To truly be effective, though, ambient media still needs to be noticed, even if it's typically in the periphery. Perhaps retailers will train shoppers to mentally correlate images, shapes, colors and sounds with the different types of information that might be displayed. A retailer that settled on a standardized set of visual and audio cues to help visitors connect with their in-store media would have the advantage of being able to quickly yet unobtrusively connect with regular shoppers. The problem of course, is that infrequent visitors would be unfamiliar with the cues, and if the media is a bit too ambient, would thus be more likely to tune it out entirely rather than be engaged by it.

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3 comments:

Alli said...

Thanks for your article. I was wondering whether there might be retail environments where static signage will be valued over digital signage -- e.g. lightboxes would be chosen over networked LCDs? I would be interested to hear your thoughts on this. Thanks,
Alli

Bill Gerba said...

Hi Alli,

I think that when it comes to advertising product, motion is going to be a tough gimmick to top, at least for a while. Thus as the cost of materials like OLED and electronic ink drop, I think that even simple shelf toppers and display stands will start to incorporate moving imagery -- it's simply more noticeable, and that's what counts when you're trying to move product.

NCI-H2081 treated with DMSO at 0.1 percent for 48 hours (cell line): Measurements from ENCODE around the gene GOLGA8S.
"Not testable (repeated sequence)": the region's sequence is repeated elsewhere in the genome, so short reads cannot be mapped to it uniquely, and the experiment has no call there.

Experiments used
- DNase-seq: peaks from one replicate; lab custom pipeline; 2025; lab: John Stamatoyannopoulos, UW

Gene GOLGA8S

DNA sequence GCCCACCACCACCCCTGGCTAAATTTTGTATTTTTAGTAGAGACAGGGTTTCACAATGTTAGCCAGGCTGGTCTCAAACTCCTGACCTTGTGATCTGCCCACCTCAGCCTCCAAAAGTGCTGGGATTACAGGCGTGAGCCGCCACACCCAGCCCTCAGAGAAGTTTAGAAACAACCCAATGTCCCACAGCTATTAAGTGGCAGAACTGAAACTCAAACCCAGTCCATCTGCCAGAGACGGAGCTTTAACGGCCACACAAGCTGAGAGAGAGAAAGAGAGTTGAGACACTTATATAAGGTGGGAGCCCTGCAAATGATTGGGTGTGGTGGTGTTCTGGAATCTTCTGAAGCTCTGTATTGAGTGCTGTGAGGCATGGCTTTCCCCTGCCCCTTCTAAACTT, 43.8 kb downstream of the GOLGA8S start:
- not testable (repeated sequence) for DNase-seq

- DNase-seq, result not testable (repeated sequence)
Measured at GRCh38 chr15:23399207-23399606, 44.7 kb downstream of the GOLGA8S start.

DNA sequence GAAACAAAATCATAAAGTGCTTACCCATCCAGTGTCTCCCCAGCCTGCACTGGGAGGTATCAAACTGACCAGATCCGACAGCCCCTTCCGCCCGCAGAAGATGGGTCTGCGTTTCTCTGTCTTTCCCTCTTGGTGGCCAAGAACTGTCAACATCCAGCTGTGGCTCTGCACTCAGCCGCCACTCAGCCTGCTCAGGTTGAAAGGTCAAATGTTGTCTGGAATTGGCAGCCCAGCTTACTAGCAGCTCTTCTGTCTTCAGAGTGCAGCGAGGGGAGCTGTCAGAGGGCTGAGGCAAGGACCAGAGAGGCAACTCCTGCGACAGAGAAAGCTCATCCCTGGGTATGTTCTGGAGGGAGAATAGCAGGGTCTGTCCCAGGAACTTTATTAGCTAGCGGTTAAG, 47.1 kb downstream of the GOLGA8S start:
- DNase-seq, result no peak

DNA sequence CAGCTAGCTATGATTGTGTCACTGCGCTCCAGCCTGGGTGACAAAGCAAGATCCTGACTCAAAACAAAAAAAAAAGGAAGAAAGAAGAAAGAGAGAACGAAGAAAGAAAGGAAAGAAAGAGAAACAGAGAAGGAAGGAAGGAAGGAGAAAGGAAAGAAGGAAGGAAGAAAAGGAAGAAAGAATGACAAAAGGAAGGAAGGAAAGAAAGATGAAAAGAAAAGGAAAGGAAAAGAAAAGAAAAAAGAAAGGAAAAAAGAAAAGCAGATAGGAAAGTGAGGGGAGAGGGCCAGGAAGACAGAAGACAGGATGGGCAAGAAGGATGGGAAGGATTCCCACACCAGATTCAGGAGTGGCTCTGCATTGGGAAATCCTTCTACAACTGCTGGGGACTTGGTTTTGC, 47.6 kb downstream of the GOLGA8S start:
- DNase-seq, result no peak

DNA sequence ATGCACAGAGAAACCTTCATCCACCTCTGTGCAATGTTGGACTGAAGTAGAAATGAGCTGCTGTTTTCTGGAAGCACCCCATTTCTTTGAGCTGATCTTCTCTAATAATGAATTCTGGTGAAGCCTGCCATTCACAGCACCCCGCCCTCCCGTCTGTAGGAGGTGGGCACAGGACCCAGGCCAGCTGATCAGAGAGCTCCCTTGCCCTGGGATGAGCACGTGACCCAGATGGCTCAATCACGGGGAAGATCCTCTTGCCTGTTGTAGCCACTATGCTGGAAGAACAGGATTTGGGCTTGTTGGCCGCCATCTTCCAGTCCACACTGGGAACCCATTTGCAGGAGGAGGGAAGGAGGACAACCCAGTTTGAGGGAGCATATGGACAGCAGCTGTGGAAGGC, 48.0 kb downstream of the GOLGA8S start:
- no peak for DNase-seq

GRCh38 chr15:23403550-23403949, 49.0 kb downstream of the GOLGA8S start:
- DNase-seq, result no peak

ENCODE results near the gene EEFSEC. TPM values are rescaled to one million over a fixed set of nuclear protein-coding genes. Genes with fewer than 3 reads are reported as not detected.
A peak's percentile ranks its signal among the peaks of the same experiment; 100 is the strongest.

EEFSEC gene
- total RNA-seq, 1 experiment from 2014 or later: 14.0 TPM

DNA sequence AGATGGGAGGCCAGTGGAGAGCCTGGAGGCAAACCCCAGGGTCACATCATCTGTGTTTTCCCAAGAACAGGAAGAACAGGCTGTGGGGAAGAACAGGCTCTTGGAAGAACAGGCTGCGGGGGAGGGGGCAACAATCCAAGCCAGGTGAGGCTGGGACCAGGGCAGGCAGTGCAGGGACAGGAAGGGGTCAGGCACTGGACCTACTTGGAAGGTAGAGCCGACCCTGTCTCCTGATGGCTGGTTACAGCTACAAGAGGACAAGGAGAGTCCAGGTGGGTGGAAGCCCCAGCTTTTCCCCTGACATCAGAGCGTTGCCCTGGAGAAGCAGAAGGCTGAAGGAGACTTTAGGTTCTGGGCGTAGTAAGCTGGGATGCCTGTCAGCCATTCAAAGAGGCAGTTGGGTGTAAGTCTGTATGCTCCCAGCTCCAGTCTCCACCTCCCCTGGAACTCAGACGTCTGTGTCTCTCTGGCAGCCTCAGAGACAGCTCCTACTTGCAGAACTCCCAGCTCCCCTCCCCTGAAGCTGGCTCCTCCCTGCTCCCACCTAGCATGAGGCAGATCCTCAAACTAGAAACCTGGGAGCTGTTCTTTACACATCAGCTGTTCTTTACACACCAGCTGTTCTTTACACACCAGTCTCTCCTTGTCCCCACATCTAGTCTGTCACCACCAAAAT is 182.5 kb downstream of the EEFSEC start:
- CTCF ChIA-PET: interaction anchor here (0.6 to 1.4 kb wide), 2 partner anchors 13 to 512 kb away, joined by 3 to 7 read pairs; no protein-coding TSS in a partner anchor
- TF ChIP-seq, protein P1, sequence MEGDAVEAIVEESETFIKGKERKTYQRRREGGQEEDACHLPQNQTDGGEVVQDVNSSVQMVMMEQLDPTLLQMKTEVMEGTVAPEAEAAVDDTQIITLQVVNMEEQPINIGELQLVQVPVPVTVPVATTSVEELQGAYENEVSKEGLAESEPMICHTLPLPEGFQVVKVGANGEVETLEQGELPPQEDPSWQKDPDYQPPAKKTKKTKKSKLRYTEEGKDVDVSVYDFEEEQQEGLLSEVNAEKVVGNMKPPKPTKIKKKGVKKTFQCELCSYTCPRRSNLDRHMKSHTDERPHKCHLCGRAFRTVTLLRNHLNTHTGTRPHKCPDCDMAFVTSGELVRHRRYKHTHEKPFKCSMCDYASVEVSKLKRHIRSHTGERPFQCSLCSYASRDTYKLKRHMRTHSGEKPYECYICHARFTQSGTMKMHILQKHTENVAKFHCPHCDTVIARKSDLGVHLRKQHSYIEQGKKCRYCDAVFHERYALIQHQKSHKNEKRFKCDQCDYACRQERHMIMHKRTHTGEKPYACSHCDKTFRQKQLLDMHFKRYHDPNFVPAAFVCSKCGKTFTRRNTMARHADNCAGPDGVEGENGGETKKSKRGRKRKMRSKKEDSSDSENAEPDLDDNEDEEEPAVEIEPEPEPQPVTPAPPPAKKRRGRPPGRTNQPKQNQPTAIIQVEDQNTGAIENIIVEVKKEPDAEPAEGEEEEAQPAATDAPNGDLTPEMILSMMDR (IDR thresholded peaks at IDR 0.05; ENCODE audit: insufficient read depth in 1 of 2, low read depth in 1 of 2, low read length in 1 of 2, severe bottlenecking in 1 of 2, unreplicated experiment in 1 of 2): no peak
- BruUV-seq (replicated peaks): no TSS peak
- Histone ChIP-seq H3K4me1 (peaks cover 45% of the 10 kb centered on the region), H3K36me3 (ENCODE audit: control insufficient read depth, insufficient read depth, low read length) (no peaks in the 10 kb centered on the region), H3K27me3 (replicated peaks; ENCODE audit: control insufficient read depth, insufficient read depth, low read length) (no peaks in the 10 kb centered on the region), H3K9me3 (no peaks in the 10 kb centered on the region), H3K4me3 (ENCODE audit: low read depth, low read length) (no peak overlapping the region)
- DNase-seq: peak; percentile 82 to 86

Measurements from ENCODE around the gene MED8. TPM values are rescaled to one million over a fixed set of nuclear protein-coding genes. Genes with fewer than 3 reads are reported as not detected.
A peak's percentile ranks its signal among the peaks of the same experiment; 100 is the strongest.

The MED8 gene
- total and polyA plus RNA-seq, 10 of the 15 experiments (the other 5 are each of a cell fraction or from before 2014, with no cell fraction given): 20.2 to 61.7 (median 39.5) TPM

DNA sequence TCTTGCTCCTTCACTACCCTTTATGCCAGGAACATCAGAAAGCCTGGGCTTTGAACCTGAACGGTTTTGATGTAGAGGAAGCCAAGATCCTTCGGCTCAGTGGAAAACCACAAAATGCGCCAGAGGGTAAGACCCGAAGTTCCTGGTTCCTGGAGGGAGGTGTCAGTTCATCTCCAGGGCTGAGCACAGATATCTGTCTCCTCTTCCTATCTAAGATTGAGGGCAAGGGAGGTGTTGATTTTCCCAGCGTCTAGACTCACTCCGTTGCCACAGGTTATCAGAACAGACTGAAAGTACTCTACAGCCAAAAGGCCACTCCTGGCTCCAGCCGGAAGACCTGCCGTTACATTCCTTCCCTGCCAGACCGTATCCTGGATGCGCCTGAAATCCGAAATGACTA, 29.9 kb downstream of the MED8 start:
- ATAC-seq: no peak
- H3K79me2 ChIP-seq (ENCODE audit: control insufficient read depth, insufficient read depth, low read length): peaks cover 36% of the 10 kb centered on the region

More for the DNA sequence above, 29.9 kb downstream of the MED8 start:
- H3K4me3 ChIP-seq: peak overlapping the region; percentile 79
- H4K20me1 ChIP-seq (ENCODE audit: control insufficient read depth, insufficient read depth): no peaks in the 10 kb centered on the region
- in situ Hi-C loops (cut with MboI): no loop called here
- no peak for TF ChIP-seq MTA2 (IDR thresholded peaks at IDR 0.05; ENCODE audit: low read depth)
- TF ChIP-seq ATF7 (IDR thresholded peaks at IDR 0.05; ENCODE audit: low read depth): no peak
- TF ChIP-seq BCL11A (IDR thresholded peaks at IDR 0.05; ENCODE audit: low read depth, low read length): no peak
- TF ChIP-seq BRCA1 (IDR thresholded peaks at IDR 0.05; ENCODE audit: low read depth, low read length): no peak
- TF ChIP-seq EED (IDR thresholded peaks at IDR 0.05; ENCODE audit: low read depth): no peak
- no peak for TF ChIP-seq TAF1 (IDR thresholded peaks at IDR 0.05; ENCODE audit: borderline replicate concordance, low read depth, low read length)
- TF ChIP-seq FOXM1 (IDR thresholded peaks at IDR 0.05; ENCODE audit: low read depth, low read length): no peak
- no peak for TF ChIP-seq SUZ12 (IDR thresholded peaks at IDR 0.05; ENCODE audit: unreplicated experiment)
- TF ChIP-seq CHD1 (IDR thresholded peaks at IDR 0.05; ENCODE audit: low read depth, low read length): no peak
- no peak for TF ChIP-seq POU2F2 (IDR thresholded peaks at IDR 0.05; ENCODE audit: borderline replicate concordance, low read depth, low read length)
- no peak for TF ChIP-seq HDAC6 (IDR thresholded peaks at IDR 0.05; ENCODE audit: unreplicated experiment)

Experience-driven stores, on the other hand, will probably stick with static signage, light boxes and the like, and in fact at some point in the future that might even be a way to differentiate one's chain from others. I'd expect to first see this happen in higher-end stores or very design-driven stores (boutiques, high-end fashion, maybe even Apple stores, though they have lots of screens around for other reasons). Similarly, if such a trend were to emerge in big-box or grocery, I'd expect it to be in stores targeting more affluent consumers, so a Whole Foods or Trader Joe's before a Walgreens or Kroger, for example.

Alli said...

Hi Bill,
Thanks for your reply. That makes a lot of sense that static might prevail in some stores trying to cultivate a less cluttered, peaceful environment for consumers.

Do you have some ideas about types of stores or other spaces where the cost, content management, or other issues of installing and maintaining digital signage is acting as a barrier to adoption? I read that initially some felt specialty stores might be a harder sell for digital signage, but then I read (maybe in your blog?!) that there is one company creating a programming channel specifically for vet clinics. Although I wasn't sure if the vet clinics were all under the same umbrella or whether the signage and channel had been marketed individually to clinic owners.

I'm also interested to learn about "sneaker-net" digital signage adoption. Do you see many companies going with this model or is everyone moving directly to large networks?

Thanks again for your thoughts and your blogs, I am just learning about digital signage and this is very helpful.
Alli